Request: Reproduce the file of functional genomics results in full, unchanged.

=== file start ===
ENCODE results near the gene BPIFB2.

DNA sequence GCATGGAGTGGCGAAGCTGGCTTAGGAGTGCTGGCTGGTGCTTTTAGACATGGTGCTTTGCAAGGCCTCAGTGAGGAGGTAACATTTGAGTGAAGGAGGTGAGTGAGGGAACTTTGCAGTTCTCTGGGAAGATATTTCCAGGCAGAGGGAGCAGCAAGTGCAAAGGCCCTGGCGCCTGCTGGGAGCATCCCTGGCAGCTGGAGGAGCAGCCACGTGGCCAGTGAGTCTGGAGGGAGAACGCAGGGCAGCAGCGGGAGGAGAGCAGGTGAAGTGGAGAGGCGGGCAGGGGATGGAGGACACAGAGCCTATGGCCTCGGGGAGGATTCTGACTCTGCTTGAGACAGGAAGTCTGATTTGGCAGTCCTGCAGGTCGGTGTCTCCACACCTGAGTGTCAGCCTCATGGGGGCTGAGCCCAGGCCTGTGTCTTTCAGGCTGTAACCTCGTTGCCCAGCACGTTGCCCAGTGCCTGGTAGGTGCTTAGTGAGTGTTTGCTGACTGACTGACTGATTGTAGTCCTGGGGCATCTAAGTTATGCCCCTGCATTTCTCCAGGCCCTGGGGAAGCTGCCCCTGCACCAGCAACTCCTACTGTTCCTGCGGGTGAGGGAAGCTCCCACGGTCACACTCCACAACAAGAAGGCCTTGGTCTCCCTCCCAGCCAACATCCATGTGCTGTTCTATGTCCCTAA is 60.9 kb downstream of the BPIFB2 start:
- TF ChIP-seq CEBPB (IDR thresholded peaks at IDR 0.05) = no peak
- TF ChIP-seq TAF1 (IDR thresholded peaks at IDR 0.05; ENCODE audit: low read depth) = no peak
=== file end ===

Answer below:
ENCODE results near the gene BPIFB2.

DNA sequence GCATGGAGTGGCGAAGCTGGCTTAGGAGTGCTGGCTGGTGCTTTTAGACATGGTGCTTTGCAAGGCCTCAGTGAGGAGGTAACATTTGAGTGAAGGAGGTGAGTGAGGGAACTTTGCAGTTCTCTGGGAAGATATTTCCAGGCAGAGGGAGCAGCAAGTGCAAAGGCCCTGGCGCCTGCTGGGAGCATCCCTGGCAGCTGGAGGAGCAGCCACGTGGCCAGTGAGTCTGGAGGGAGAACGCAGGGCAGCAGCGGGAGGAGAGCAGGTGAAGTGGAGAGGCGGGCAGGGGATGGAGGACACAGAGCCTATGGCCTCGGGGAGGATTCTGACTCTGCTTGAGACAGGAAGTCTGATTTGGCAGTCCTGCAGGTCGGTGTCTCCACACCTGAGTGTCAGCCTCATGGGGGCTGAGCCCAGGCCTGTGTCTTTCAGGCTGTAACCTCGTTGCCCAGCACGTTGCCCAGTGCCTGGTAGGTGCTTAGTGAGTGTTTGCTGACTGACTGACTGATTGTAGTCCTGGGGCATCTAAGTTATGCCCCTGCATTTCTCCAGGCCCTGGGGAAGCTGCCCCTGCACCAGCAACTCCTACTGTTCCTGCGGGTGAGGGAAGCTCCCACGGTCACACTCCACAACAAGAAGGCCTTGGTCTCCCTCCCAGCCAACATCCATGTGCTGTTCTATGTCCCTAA is 60.9 kb downstream of the BPIFB2 start:
- TF ChIP-seq CEBPB (IDR thresholded peaks at IDR 0.05) = no peak
- TF ChIP-seq TAF1 (IDR thresholded peaks at IDR 0.05; ENCODE audit: low read depth) = no peak